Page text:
Default Do I want a trailer jack for my little trailer

mm wrote:

Do I want a trailer jack for my little trailer?

I'm buying a small trailer, only 4' x 8' bed, the one that folds in
half sold by Harbor Freight and NorthernTools (I'm not saying they're
the same, but similar). Buying it new, with new tires.

And they push accessories such as a trailer jack that holds the tongue
up when it isn't resting on the trailer hitch. Do I want one, do I
need one, for a trailer that weighs 200 pounds on which I'll put less
than 100 pounds of furniture? After all, I'm supposed to put the load
on so the tongue weight is no more than 50 pounds, right? And I can
lift 50 pounds easily. OTOH, I love accesories and gadgets? OT3H, I
will rarely if ever use it, but I will pay for gas to carry it around
with me whereever I go.

In fact, I plan to use the trailer only once, to go from Dallas to
Baltimore, and I don't expect to put the trailer on the hitch more
than once, or take it off more than once. At the start and at the
end. Since I have no place to keep the trailer, I'll have to sell it,
cheap. So should I buy the jack?

Should I buy a spare wheel, tire, and spare tire carrier, for a total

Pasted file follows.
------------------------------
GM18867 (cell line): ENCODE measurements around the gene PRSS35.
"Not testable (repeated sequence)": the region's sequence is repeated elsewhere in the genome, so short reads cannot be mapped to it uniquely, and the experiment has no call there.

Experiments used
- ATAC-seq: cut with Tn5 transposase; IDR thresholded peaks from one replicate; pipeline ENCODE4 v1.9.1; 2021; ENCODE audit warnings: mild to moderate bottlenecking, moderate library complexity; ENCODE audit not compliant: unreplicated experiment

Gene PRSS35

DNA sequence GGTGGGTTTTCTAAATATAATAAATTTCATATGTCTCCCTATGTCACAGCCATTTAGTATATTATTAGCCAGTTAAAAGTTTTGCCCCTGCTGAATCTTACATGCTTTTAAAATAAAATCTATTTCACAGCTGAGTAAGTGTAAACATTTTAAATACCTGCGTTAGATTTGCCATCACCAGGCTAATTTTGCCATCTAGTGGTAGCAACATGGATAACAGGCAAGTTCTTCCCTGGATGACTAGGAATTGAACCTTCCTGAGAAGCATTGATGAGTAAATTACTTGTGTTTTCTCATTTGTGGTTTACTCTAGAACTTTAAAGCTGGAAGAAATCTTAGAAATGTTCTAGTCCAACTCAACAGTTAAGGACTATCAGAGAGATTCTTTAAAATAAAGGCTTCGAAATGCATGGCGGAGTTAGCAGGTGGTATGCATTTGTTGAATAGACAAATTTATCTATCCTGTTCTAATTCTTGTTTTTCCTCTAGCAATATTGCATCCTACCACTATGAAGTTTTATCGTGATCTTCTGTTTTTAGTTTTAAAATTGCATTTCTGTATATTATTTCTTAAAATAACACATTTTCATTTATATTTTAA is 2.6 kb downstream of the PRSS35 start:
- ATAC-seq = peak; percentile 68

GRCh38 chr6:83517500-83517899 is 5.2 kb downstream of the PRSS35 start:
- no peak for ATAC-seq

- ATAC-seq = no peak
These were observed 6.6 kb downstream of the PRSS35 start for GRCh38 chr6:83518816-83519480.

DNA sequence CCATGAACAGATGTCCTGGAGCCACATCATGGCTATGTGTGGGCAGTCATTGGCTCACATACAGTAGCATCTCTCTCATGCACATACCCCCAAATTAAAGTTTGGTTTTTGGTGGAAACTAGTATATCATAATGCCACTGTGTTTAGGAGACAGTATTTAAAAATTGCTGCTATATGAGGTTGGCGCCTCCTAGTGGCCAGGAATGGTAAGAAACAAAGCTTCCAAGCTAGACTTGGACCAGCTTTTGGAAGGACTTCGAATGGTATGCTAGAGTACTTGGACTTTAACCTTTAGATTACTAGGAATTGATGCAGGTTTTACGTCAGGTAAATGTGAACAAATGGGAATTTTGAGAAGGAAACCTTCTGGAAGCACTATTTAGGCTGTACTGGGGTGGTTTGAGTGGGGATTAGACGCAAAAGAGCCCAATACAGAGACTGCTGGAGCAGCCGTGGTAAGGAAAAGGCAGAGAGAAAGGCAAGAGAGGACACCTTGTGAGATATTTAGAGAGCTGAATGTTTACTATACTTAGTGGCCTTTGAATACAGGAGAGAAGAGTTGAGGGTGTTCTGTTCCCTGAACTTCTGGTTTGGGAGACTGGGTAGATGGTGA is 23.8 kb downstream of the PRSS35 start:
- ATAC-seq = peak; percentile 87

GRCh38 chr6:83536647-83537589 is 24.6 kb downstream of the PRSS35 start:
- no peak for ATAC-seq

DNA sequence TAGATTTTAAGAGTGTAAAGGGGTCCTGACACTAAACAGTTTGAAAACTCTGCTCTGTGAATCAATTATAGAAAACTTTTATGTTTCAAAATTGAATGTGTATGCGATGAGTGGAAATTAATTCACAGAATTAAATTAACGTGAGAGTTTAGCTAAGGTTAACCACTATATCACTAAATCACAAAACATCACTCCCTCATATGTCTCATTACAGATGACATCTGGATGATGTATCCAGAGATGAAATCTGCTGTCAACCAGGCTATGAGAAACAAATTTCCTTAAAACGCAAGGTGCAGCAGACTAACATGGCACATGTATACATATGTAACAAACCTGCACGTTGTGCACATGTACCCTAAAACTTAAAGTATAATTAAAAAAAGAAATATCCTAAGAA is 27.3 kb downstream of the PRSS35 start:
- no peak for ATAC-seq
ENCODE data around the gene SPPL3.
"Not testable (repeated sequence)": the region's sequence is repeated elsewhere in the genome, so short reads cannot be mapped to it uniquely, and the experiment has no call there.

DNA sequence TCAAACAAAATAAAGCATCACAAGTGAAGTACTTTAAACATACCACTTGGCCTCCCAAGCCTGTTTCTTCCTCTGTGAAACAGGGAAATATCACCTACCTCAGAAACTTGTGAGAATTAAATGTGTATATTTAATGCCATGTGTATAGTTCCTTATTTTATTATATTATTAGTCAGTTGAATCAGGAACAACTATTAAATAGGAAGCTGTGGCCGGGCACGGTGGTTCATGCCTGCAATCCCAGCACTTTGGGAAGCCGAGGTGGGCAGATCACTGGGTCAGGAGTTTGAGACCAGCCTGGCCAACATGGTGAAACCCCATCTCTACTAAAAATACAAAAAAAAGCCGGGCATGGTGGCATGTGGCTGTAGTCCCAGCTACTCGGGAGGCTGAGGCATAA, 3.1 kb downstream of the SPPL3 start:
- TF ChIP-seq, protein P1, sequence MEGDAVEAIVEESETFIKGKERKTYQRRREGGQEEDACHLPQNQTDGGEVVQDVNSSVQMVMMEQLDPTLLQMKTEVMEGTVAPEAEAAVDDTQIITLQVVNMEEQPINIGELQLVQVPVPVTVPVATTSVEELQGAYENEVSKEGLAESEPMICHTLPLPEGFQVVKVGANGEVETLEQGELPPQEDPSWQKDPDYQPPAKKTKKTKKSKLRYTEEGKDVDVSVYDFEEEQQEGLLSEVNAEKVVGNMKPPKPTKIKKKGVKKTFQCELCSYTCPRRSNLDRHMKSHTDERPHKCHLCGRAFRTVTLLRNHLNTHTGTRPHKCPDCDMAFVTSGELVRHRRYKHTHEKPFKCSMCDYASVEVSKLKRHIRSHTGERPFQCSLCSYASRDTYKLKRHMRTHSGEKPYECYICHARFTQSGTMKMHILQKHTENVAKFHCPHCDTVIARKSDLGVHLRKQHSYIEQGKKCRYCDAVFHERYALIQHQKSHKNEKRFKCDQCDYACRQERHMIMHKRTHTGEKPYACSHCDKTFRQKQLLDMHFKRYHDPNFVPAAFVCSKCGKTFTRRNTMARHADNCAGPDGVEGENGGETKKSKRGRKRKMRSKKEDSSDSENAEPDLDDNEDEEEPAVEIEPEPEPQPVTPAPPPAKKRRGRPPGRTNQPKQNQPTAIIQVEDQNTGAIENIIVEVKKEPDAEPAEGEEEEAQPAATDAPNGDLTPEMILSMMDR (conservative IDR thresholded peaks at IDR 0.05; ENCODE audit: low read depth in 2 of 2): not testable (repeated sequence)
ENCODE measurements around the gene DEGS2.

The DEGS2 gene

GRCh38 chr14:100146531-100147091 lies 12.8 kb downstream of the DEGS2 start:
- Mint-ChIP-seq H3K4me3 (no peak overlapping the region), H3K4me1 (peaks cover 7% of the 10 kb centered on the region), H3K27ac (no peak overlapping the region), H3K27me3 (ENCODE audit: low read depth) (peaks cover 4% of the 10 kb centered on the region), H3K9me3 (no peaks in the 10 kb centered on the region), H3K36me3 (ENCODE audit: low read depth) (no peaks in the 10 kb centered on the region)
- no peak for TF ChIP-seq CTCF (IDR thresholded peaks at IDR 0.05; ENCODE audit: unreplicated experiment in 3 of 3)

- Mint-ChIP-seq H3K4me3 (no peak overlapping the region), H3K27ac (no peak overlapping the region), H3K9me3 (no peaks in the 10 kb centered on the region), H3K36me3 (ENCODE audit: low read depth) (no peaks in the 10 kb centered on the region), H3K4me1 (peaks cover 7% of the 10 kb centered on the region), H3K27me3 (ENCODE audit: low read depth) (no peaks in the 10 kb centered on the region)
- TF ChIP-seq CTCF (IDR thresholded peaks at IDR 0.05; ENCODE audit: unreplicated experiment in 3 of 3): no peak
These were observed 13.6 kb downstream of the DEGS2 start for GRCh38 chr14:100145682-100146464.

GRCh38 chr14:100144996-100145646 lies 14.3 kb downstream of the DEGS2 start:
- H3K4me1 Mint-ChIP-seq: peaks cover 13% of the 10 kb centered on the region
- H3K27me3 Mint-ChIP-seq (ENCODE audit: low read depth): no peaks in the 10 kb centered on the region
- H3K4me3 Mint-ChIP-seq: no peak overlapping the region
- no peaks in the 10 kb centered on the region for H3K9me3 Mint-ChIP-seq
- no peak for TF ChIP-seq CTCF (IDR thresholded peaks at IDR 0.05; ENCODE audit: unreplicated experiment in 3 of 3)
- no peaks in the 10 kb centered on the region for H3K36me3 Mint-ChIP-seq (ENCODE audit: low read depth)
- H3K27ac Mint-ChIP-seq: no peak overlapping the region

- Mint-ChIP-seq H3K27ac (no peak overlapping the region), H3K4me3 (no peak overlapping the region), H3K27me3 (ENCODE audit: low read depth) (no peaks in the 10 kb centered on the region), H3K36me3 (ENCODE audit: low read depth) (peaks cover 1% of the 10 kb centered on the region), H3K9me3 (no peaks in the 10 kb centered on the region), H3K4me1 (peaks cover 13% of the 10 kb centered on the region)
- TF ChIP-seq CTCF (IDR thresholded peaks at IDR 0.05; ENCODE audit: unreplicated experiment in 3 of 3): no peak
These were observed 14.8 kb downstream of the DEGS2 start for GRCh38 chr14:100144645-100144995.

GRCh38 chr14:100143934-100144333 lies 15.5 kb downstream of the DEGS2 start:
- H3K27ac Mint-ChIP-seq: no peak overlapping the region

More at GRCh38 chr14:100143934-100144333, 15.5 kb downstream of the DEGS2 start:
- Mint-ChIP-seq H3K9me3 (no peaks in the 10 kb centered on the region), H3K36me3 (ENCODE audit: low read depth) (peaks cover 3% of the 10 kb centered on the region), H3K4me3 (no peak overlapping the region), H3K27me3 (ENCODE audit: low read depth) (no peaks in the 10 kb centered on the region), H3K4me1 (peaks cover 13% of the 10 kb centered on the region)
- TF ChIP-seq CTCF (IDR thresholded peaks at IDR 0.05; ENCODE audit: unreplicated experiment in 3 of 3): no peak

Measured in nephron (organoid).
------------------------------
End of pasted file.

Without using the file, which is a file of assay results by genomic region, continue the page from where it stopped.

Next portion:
of 40 dollars? I'm not made of money.


Tongue weight should be about 10% of gross trailer weight, and both
tongue and gross weights will be limited by your tow vehicle and hitch.
A trailer of the type you indicate should pretty much never have a
tongue weight over 120# so you can probably do just fine without a jack.

A spare wheel/tire assy. is a good idea if you expect to tow it a lot. A
tire carrier isn't worthwhile since the tire is small and you should be
able to just strap it down with the load or keep it in the two vehicle.

If you don't tow a lot, don't tow in remote areas and don't tow anything
too valuable you can pretty readily skip the spare tire. If you do get a
flat you just leave the trailer on the side of the road for an hour
while you got to and Lowe's, Home Depot, Auto parts store, etc. and buy
a tire/wheel assy. for $30.
  #4   Report Post  
Posted to alt.home.repair
external usenet poster
 
Posts: 14,845
Default Do I want a trailer jack for my little trailer

I had one of those trailers for years. I carried around a cheap Harbor
Freight jack stand to stick under the tongue when I unhitched. It
served 2 purposes:

- Saved the back from lifting the tongue off the ground
- Kept the bed more level

One problem is that if you stand on the rear of the trailer, the tongue
will lift off the jack stand and if the trailer rolls left or right,
the tongue will hit the ground rather harshly when you get off. With an
attached jack stand (preferably with a wheel (~$40)) it may lift up,
but it will return to it's original position a bit more calmly.

Once I upgraded to an enclosed trailer, I found the wheeled jack stand
to be a must if I wanted to move the trailer by myself.

BTW I built a nice set of walls for my trailer from 1 x 6 douglas fir.
I've seen cheap, fast plywood walls, but my walls made an inexpensive